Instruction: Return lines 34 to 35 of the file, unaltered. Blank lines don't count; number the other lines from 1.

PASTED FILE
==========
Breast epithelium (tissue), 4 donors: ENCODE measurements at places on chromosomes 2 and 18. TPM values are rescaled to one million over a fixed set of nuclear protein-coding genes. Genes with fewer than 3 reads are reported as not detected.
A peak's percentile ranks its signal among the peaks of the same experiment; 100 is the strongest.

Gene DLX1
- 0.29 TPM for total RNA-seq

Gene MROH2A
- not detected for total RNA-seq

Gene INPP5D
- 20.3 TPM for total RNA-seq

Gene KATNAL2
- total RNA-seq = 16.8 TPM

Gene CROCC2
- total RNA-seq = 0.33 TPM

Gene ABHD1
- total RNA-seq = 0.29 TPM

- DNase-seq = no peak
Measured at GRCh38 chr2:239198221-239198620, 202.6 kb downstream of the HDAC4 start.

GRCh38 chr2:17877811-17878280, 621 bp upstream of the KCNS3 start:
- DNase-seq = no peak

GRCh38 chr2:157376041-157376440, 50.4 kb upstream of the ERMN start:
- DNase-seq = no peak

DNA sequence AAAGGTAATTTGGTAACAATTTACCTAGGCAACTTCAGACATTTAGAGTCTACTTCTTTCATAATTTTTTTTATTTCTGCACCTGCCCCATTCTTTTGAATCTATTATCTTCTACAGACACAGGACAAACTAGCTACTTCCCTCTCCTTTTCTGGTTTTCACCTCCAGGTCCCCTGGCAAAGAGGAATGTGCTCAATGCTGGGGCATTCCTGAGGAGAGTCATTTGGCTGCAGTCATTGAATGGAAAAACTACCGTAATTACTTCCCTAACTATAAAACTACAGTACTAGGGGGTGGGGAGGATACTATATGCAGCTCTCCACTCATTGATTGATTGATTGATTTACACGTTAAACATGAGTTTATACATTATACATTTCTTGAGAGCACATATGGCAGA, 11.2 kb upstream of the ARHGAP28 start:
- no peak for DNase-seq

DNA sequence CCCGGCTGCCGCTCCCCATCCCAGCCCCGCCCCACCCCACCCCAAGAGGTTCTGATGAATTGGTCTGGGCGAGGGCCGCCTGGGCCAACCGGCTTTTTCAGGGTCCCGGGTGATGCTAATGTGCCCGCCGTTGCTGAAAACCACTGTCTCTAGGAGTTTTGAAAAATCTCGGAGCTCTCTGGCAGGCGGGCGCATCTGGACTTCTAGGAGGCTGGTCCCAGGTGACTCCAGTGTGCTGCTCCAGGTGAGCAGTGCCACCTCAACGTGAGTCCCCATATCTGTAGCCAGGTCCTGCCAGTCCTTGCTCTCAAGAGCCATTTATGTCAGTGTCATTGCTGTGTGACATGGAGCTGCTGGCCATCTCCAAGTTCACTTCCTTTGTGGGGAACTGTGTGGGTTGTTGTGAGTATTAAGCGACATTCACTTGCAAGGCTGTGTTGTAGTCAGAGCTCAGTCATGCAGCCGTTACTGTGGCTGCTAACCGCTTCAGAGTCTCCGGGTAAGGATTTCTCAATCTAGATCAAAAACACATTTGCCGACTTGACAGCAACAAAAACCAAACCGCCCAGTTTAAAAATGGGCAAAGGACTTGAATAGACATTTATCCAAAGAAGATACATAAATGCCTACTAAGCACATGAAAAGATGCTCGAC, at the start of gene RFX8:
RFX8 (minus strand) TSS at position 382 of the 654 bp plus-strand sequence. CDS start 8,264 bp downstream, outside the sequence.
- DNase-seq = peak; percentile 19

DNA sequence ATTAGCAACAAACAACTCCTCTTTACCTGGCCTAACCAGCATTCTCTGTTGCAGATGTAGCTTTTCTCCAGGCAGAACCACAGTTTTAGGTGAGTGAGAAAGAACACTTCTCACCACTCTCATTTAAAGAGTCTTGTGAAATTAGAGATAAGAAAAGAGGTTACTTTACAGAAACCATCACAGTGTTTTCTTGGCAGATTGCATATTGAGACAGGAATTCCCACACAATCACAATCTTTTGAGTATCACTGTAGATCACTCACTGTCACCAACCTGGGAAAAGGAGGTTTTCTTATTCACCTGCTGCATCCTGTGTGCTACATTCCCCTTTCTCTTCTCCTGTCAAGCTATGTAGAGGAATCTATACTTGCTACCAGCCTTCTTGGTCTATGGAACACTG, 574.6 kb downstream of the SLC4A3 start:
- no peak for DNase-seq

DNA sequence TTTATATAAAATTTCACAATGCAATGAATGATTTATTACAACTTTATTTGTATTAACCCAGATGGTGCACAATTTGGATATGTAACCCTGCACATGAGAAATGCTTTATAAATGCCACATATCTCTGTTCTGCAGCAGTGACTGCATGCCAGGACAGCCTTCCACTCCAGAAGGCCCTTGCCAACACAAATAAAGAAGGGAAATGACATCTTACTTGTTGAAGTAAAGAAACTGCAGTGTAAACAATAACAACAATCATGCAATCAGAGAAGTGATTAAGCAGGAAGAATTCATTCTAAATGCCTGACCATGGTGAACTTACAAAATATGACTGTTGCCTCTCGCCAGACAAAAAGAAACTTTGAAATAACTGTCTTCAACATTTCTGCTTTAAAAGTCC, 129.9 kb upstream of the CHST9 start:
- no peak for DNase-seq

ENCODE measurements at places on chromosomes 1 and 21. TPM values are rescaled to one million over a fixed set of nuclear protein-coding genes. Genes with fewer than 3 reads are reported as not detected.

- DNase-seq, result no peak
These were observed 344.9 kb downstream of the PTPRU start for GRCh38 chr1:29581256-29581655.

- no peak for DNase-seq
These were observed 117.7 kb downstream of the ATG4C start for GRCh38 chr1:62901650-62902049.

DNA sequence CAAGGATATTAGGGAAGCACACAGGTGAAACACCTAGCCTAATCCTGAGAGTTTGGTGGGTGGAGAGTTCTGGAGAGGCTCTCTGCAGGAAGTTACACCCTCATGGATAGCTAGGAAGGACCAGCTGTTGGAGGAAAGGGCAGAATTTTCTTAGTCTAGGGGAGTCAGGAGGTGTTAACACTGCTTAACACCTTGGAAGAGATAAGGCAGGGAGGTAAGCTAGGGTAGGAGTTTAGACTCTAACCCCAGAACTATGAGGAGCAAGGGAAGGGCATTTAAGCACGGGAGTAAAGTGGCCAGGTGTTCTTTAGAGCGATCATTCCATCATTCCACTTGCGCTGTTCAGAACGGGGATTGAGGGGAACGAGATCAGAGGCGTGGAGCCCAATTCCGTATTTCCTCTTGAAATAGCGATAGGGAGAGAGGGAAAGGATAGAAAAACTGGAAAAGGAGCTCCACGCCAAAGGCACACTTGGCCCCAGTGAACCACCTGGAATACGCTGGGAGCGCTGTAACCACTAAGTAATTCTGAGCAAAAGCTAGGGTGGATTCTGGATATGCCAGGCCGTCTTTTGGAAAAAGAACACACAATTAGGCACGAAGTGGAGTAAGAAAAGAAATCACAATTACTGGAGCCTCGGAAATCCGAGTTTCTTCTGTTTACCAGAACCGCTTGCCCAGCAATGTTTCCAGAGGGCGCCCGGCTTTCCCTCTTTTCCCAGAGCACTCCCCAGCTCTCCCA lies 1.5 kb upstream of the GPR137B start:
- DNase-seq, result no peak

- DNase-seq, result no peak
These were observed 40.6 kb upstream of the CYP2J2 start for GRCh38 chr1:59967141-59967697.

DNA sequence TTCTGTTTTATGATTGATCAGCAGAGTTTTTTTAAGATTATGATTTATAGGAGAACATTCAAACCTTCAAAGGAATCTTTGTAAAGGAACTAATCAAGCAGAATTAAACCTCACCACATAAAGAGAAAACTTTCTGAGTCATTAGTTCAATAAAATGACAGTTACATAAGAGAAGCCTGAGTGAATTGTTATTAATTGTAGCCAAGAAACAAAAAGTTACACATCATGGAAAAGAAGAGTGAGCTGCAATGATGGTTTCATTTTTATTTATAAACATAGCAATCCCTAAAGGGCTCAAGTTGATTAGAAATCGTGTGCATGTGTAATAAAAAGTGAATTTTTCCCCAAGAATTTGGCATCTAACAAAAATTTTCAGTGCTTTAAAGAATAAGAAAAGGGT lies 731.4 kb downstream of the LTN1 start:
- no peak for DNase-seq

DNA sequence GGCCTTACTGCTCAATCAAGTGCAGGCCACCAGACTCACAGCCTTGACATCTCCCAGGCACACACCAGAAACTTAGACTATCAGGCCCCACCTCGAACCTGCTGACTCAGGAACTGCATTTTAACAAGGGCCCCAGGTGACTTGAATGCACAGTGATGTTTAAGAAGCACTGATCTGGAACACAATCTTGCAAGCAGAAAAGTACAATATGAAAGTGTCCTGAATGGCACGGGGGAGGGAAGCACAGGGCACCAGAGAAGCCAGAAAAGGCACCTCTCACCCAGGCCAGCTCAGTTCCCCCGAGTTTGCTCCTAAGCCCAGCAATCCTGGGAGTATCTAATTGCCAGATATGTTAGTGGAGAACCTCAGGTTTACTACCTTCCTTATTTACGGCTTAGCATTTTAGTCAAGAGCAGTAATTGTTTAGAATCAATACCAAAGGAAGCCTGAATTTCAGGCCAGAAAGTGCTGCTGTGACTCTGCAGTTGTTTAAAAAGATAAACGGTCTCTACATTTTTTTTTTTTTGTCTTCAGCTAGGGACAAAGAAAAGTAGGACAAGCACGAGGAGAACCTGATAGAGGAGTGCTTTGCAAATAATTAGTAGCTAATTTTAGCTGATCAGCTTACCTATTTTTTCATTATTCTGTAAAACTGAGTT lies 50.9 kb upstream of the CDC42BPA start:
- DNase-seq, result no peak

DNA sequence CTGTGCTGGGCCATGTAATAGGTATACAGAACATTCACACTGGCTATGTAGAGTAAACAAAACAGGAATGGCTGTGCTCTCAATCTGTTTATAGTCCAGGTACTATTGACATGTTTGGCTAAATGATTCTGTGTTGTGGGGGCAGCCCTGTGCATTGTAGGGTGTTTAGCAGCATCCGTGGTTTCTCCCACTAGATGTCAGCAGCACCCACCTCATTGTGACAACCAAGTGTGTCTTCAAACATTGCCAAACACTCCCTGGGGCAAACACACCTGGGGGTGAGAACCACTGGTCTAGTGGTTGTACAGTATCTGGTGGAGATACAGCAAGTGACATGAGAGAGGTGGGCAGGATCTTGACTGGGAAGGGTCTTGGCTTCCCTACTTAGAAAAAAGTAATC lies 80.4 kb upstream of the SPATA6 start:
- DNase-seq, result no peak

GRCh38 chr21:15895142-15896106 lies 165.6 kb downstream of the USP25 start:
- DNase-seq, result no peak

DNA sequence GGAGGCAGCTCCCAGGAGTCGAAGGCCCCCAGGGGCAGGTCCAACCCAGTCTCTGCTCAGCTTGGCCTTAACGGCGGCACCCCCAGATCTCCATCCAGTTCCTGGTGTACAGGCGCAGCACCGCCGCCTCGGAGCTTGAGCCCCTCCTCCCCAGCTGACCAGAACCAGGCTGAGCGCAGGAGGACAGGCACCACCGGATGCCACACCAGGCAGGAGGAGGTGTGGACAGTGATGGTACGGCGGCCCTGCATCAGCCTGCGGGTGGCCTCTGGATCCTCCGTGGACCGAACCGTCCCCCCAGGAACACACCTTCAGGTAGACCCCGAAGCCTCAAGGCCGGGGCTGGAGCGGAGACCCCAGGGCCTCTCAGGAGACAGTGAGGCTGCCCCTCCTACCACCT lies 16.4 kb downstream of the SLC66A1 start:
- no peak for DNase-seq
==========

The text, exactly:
These were observed 117.7 kb downstream of the ATG4C start for GRCh38 chr1:62901650-62902049.

DNA sequence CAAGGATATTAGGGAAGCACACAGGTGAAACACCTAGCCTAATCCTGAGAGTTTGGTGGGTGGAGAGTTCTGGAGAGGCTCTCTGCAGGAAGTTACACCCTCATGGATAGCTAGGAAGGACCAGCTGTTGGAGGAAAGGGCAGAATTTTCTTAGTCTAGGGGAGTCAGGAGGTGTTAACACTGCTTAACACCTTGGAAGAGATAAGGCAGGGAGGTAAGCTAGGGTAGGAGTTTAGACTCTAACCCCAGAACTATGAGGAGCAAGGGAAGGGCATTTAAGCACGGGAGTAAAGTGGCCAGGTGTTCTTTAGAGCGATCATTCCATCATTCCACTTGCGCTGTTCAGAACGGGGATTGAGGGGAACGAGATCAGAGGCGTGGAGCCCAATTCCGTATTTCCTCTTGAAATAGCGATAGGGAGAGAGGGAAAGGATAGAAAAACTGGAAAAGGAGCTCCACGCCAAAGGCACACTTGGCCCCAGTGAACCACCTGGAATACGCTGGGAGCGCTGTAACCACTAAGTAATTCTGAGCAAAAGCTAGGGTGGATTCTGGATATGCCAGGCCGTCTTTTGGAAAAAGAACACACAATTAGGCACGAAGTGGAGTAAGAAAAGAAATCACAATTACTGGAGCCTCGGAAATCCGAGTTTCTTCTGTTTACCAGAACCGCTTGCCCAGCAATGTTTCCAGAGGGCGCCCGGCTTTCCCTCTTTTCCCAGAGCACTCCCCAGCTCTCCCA lies 1.5 kb upstream of the GPR137B start: